By: Odette Oliver, RMT
In our fast paced world the ‘energy’, the ‘buzz’ our cities create have led us to set our goals very high for everything; but the stress of our work, and our play, is slowly taking its toll.
We rush around with heads down, eat while on the move, constantly check or are on an electronic devise, sit for hours at poor ergonomic work stations. Then we push our bodies to exhaustion with exercise, and play hard in an attempt to de-stress.
Stress triggers the release of chemicals such as steroids and adrenalin into our body, preparing our body and psyche to tackle a threat. Today that threat could be a business deadline, an argument with a boss, being stuck in traffic, family obligations, illness, money. How do we get everything done? If these triggers are ongoing those chemicals don’t ‘switch off’. Our nervous system is then kept in a hyper active state, and the ‘switch off’ process that would return our body to normal is compromised, and balance is lost. Sometimes the process is slow and we don’t realize that stress has become the ‘new normal’. This loss of balance can lead to both physical and psychological damage.
The body will respond to stress in the same physiological way, whether we perceive the activity as fun, or as danger. Some of the short term activities we use to deal with our stress can seem like fun for a while: a drink after work, run for the burn, rewarding comfort food, but when these become long term behaviors our immune system can be compromised leaving us open for illness.
In work or play we are not giving ourselves enough time to restore the balance. Stress management techniques can help. We have to re-learn to relax our nervous system without over exciting it.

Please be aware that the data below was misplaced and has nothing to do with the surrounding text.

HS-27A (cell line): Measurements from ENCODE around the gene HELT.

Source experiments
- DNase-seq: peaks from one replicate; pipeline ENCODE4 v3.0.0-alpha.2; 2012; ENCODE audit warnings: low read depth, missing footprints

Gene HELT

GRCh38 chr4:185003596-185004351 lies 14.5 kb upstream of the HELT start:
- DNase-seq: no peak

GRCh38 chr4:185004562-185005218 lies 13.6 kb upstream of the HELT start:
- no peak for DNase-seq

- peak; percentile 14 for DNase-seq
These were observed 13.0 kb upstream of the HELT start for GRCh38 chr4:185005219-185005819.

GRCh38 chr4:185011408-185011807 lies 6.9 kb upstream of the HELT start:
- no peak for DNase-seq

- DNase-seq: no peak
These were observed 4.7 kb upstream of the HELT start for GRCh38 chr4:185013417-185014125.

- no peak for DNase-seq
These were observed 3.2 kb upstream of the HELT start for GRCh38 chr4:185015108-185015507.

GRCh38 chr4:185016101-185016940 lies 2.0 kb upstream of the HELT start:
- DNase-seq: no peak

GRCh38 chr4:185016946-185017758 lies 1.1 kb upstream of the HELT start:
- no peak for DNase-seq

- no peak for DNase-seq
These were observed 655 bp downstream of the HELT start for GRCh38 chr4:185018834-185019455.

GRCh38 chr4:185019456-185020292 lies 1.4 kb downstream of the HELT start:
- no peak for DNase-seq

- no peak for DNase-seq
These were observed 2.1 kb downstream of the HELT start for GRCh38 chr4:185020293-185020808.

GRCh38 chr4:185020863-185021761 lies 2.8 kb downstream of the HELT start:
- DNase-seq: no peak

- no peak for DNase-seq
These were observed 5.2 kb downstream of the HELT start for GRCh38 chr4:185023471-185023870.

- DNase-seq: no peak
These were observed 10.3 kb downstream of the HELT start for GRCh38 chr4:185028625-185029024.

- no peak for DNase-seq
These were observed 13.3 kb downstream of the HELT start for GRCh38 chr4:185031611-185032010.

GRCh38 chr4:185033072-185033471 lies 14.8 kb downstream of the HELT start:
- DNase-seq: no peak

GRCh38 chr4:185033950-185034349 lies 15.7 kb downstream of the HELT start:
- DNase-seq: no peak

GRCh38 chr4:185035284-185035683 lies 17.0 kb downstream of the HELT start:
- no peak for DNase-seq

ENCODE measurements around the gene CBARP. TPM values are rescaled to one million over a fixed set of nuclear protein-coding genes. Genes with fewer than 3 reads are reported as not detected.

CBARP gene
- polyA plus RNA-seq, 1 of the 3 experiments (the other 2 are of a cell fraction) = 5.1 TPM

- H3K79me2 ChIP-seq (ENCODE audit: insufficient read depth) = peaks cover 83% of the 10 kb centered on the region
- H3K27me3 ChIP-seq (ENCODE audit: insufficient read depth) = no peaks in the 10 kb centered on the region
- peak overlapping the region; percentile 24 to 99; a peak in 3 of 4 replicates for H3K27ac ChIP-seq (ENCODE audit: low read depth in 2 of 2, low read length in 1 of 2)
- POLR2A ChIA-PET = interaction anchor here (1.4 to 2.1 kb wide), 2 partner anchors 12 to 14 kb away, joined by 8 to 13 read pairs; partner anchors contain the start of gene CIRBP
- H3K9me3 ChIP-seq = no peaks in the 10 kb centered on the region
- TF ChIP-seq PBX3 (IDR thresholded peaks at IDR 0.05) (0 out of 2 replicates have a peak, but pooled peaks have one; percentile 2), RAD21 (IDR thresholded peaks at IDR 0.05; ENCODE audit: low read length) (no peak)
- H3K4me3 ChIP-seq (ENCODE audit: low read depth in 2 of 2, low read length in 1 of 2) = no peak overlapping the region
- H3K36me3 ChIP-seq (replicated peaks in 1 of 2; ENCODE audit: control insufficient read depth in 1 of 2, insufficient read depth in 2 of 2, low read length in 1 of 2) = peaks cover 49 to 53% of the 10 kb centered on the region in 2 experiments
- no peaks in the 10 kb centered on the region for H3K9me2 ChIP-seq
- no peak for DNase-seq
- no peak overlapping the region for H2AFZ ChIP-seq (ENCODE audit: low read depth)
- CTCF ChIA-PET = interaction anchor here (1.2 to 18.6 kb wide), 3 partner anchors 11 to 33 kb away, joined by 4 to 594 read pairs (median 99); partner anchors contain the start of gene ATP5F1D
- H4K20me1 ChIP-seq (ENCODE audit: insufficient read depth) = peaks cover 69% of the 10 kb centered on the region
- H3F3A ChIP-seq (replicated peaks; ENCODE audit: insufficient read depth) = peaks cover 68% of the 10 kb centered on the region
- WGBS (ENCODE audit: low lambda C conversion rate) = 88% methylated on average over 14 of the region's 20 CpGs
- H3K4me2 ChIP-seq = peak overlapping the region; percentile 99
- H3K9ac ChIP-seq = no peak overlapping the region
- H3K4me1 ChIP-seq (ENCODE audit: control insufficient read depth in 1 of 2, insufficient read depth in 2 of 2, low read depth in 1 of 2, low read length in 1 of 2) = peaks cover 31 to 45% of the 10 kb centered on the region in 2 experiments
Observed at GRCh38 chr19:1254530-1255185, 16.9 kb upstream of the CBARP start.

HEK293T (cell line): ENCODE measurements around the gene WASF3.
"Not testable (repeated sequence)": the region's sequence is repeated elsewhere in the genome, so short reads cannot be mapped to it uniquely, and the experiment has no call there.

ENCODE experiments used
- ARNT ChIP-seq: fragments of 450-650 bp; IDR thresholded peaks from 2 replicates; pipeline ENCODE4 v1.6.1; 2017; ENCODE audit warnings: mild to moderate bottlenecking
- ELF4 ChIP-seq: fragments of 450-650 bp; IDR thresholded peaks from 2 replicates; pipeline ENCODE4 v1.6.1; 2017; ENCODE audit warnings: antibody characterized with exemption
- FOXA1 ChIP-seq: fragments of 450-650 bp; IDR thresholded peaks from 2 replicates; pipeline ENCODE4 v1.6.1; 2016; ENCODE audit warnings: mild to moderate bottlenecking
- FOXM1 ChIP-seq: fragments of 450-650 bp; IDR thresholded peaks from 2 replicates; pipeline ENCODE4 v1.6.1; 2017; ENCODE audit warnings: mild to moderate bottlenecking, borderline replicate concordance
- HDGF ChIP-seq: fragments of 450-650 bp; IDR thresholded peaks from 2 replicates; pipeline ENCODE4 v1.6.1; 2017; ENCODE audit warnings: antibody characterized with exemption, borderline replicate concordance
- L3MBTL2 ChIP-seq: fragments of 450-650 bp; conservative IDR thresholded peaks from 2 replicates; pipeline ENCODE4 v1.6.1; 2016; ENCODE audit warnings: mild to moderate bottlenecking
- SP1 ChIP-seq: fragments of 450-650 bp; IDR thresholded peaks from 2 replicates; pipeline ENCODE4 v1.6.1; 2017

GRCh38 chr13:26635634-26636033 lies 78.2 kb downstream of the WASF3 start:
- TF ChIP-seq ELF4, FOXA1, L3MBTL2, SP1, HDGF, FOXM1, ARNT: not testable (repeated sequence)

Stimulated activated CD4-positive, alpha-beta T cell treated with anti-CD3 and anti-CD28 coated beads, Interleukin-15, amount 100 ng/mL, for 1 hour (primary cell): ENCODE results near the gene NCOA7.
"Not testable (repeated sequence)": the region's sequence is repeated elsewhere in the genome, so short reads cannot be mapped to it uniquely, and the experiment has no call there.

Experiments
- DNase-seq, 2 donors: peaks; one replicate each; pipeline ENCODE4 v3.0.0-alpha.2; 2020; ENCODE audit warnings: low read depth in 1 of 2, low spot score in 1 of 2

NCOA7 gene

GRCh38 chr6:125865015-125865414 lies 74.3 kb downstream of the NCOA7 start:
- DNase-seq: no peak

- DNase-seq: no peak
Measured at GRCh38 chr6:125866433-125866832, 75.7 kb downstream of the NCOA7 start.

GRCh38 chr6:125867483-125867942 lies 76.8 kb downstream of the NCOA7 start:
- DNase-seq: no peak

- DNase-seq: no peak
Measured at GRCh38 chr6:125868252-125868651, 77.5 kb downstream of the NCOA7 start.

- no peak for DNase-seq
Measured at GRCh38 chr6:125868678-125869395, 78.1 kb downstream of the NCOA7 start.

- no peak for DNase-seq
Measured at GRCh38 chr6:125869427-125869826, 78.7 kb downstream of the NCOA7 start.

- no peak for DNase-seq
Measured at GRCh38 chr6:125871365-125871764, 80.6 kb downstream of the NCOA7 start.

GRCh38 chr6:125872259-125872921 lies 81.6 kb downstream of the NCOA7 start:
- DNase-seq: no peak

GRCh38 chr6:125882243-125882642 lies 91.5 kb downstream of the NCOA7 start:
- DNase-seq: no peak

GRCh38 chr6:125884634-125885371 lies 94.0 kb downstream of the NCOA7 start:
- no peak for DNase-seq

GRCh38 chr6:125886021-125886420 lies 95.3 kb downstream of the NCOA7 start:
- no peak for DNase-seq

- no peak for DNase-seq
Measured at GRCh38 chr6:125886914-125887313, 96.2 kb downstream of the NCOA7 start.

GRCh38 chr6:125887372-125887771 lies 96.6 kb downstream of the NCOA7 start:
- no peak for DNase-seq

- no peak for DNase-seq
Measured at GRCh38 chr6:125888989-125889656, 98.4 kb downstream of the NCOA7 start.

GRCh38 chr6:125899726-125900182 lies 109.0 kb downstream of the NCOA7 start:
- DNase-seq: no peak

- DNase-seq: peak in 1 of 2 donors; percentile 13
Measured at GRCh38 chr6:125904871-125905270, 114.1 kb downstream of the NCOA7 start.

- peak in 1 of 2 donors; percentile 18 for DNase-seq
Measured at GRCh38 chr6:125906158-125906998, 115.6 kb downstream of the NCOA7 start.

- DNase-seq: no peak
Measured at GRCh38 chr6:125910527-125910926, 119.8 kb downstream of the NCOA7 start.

At the Integrative Health Institute, I will be running a series of 6 evenings exploring relaxation techniques for stress management. Coming this fall.
Through mindful movement and breathing the only goal is to be there, exploring at your own pace.
Starting very simply with breathing, imagery, ‘body scanning’ and undemanding stretching I hope to explore ‘physical restoration’ so we can normalize our stress responses while negotiating our stressful environment.
Odette Oliver, RMT
Registered Massage Therapist
Odette graduated from Sutherland and Chan School and Teaching Clinic in 1997. Since that time she has been practicing and teaching massage therapy in Ontario and Nova Scotia. In Halifax she was the School Director of ICT Northumberland College School of Massage Therapy, where her teaching focused on communication. Throughout her teaching career, Odette has stressed the importance of good body mechanics, physical awareness and relaxation techniques.